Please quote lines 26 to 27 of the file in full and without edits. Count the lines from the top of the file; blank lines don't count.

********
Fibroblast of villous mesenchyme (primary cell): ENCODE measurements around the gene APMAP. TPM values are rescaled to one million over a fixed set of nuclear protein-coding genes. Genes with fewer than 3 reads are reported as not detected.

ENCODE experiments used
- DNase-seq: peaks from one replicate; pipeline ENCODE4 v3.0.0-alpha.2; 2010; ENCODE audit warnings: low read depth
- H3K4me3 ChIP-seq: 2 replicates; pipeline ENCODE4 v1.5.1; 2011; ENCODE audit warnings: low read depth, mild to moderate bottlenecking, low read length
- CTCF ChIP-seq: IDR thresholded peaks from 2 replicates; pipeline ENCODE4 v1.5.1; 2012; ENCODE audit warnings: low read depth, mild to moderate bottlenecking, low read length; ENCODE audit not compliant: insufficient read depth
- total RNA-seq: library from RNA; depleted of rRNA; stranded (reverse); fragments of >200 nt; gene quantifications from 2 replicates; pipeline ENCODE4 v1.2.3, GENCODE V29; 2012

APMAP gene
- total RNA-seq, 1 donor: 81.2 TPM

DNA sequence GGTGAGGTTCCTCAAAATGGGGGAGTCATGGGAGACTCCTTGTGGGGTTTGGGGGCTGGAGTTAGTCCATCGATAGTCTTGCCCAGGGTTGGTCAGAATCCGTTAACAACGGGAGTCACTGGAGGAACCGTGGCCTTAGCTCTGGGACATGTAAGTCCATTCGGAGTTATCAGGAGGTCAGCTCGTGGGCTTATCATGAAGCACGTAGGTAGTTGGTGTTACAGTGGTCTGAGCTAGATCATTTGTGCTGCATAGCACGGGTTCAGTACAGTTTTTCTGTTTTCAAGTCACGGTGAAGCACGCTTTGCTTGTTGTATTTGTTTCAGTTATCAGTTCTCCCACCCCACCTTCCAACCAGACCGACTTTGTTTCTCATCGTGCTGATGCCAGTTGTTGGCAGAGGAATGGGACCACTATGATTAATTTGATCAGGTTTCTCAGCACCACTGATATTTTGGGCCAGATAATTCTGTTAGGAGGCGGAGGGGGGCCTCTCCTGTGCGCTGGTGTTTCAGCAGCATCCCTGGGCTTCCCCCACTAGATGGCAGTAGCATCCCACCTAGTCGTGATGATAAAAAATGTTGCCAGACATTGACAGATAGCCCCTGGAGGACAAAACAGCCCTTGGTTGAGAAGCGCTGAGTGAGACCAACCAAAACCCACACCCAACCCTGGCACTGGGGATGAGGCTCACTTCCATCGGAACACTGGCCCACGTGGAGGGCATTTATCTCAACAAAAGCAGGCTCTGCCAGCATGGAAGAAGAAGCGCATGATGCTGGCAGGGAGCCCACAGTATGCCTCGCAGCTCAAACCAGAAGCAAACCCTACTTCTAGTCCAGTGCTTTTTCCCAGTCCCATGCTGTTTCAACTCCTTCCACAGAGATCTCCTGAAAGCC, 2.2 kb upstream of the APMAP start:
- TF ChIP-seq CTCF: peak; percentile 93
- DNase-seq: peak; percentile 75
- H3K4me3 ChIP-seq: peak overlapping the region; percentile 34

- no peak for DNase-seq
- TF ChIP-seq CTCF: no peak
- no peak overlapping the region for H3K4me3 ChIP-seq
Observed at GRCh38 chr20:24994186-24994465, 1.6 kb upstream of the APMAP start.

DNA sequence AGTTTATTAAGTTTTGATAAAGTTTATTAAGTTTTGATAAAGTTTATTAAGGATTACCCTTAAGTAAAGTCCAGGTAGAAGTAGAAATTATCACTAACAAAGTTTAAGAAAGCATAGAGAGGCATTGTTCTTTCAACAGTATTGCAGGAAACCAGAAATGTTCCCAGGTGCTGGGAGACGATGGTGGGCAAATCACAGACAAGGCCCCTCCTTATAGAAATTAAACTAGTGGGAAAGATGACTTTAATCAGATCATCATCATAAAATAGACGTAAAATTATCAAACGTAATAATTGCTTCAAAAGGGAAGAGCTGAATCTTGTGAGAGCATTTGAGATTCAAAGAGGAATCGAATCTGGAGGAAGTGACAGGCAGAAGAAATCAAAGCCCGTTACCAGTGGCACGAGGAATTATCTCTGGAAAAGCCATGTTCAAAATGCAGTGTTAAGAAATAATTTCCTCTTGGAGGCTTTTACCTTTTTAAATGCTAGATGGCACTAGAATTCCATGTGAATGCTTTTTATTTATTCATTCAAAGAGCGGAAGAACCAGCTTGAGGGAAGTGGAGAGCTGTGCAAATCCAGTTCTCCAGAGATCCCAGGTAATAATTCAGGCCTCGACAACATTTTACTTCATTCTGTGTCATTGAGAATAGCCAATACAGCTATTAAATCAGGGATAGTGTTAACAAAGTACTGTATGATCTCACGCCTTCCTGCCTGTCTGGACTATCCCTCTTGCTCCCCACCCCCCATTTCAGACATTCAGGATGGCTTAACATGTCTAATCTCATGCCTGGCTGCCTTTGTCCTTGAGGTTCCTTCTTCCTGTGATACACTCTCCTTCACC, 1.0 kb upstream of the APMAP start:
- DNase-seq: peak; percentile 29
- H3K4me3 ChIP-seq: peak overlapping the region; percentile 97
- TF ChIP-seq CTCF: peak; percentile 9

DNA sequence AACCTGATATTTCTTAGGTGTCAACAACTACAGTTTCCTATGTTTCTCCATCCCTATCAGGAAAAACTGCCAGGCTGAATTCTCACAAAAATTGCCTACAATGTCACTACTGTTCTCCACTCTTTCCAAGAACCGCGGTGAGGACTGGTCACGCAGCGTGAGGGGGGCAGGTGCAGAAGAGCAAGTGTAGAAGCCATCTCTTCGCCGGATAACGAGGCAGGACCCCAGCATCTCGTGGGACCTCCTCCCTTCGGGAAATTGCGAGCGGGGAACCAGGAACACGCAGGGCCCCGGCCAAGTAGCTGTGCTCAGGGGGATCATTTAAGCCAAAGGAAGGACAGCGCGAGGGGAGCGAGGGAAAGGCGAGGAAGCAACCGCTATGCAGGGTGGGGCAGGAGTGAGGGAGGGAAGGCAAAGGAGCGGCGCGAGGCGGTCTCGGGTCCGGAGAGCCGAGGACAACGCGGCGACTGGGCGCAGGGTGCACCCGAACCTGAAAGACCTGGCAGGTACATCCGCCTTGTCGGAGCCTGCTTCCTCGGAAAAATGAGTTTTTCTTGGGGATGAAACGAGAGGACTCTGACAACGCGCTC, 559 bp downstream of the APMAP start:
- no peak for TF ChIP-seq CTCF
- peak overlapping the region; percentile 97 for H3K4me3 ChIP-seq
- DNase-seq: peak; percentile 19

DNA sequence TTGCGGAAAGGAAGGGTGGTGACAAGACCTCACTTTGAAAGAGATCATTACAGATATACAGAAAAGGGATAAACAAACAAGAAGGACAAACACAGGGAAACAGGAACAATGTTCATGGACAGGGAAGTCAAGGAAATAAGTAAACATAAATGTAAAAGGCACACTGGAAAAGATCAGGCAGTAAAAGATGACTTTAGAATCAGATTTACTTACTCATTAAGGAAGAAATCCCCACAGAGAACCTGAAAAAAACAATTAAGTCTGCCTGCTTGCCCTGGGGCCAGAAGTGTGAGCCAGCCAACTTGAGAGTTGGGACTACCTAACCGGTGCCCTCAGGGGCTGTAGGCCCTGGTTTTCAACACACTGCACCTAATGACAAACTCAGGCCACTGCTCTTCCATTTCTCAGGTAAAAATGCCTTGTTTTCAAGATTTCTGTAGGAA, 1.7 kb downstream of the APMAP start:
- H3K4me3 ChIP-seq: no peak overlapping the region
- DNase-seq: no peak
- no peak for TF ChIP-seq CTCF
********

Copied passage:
- H3K4me3 ChIP-seq: no peak overlapping the region
- DNase-seq: no peak